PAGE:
Chasing fresh money in bone-dry market

Aslak Berge

Door opening has become noticeably narrower for those seeking funding for land-based fish farms.

On Monday morning, it was reported that Salmon Evolution’s board announced that it scrapped its plans for a EUR 50m share issue (to those of the shareholders not participating in the first one)

It didn’t make sense to follow up the share issue, since the issue price, at NOK 6, was above the exchange rate. Then investors can buy cheaper shares on their own.

The many land-based fish farming companies that are currently chasing money have noticed that the flow of money has become more elusive. The production problems at Atlantic Sapphire have contributed to a landslide in the share prices of those on the stock exchange, making it harder to get for newcomers.

High yield
Proximar Seafood has gained a lot of momentum in recent weeks. Together with Aqua Maof, the Bergen company will build a land-based fish farm in Japan. With a share price almost in free fall, the company has spent money in the bond market over the past two weeks.

Helped by Nordea Markets, Proximar is seeking EUR 60 million in a green bond loan, with a four-year maturity. The interest rate level, three months NIBOR (the Norwegian Interbank Offered Rate) + 8.5-9.5 per-cent, is in the category “high yield”, but the company has not received a hit so far.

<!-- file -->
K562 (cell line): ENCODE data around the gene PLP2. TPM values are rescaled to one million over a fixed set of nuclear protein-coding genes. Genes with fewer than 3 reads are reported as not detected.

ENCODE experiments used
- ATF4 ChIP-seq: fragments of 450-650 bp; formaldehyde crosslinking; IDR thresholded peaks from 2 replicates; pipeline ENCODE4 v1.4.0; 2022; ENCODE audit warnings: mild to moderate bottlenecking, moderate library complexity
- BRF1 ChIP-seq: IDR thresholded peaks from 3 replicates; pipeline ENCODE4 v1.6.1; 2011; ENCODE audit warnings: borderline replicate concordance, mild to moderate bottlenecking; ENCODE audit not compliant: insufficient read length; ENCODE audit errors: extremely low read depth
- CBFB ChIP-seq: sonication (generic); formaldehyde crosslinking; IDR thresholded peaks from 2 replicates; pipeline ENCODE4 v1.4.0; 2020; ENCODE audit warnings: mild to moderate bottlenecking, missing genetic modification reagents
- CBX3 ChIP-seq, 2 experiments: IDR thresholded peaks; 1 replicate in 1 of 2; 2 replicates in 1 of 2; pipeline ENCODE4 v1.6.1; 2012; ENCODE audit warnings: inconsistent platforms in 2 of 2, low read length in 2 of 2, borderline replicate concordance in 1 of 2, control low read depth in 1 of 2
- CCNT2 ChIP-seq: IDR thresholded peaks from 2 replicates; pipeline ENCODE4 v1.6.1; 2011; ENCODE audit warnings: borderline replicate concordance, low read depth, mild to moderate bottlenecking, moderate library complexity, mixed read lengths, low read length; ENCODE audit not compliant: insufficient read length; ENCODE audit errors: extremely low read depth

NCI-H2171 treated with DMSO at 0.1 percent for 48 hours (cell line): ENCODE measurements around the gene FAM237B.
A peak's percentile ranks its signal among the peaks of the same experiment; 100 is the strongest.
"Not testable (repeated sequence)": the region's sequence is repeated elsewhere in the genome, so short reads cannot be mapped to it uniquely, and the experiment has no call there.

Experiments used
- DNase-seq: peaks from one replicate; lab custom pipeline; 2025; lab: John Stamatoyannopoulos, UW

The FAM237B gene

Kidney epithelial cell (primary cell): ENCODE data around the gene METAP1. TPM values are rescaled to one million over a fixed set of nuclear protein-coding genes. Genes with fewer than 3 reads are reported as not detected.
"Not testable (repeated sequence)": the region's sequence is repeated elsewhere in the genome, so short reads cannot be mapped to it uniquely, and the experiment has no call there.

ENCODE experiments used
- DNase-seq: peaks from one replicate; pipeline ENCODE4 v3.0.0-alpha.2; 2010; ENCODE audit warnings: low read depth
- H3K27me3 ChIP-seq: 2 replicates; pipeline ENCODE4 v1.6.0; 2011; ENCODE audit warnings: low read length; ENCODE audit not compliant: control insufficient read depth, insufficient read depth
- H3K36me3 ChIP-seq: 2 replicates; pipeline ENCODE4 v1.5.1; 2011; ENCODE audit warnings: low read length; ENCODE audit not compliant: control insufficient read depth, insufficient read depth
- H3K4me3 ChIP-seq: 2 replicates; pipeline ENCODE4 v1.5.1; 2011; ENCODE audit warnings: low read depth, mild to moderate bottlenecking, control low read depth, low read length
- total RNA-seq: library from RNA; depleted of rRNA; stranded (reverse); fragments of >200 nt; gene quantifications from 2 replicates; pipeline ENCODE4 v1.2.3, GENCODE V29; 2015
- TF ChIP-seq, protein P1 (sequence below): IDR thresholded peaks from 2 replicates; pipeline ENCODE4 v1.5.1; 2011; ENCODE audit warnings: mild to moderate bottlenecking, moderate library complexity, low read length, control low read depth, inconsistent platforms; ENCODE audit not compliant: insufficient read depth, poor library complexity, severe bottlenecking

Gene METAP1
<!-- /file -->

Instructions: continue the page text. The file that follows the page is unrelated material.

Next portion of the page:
“We have held many good meetings with investors related to possible bonds. It is too early to say anything about the outcome of this, as it is still unclear whether this is a structure that is preferred to us,” Proximar Seafood CEO Joachim Nielsen diplomatically told SalmonBusiness.

“I will be happy to contact you when we have concluded,” he added.

Before summer
Another player on a money hunt is Viking Aqua, formerly known as Sande Aqua. This autumn, the newly founded company announced plans to build a land-based fish farm for the production of 66,000 tonnes of salmon in Skipavika, Western Norway. The project has a total framework of between EUR 500 and 600 million.

At the end of October, truck empire owner Stein Inge Larsen said the following: “Our plan is: We have now raised NOK 10 million (EUR 1 million .ed) in equity. Then we will fetch NOK 20-30 million (EUR 2-3 million .ed) this winter. And then an IPO before the summer”.

“We are well-positioned for the plans we outlined in 2020,” Larsen told SalmonBusiness on Monday.

“So you’re going on the Q2 stock exchange?”

“We will provide you with information when we have the formality in place,” said Larsen.

He rejected that the share issue market has dried up for RAS facilities.

“That’s not true,” said Larsen.